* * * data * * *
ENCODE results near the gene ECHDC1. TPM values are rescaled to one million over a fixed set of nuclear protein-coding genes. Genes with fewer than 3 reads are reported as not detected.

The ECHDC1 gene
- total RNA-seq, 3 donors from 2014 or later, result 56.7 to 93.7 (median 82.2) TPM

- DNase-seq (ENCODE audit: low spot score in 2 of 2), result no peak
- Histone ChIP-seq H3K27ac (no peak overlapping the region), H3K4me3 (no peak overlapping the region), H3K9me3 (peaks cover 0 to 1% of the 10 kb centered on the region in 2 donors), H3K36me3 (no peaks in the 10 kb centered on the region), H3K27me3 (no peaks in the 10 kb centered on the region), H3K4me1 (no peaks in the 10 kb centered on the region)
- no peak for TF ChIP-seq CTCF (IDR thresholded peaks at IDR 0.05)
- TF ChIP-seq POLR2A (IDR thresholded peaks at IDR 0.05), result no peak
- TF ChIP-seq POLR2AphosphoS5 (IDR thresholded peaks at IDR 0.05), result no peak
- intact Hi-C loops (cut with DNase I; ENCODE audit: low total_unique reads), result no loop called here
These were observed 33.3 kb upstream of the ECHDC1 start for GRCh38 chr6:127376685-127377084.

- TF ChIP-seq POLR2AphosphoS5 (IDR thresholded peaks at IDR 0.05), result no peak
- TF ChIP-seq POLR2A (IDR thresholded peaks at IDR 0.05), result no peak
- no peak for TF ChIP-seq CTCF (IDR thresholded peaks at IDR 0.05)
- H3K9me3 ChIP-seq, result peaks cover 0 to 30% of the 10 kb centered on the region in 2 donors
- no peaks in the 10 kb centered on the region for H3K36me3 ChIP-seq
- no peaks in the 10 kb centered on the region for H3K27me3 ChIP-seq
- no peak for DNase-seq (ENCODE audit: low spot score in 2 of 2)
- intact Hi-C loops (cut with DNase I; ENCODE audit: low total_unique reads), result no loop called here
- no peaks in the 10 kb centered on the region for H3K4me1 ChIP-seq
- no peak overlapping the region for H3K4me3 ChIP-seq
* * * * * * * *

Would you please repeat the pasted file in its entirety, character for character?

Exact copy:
ENCODE results near the gene ECHDC1. TPM values are rescaled to one million over a fixed set of nuclear protein-coding genes. Genes with fewer than 3 reads are reported as not detected.

The ECHDC1 gene
- total RNA-seq, 3 donors from 2014 or later, result 56.7 to 93.7 (median 82.2) TPM

- DNase-seq (ENCODE audit: low spot score in 2 of 2), result no peak
- Histone ChIP-seq H3K27ac (no peak overlapping the region), H3K4me3 (no peak overlapping the region), H3K9me3 (peaks cover 0 to 1% of the 10 kb centered on the region in 2 donors), H3K36me3 (no peaks in the 10 kb centered on the region), H3K27me3 (no peaks in the 10 kb centered on the region), H3K4me1 (no peaks in the 10 kb centered on the region)
- no peak for TF ChIP-seq CTCF (IDR thresholded peaks at IDR 0.05)
- TF ChIP-seq POLR2A (IDR thresholded peaks at IDR 0.05), result no peak
- TF ChIP-seq POLR2AphosphoS5 (IDR thresholded peaks at IDR 0.05), result no peak
- intact Hi-C loops (cut with DNase I; ENCODE audit: low total_unique reads), result no loop called here
These were observed 33.3 kb upstream of the ECHDC1 start for GRCh38 chr6:127376685-127377084.

- TF ChIP-seq POLR2AphosphoS5 (IDR thresholded peaks at IDR 0.05), result no peak
- TF ChIP-seq POLR2A (IDR thresholded peaks at IDR 0.05), result no peak
- no peak for TF ChIP-seq CTCF (IDR thresholded peaks at IDR 0.05)
- H3K9me3 ChIP-seq, result peaks cover 0 to 30% of the 10 kb centered on the region in 2 donors
- no peaks in the 10 kb centered on the region for H3K36me3 ChIP-seq
- no peaks in the 10 kb centered on the region for H3K27me3 ChIP-seq
- no peak for DNase-seq (ENCODE audit: low spot score in 2 of 2)
- intact Hi-C loops (cut with DNase I; ENCODE audit: low total_unique reads), result no loop called here
- no peaks in the 10 kb centered on the region for H3K4me1 ChIP-seq
- no peak overlapping the region for H3K4me3 ChIP-seq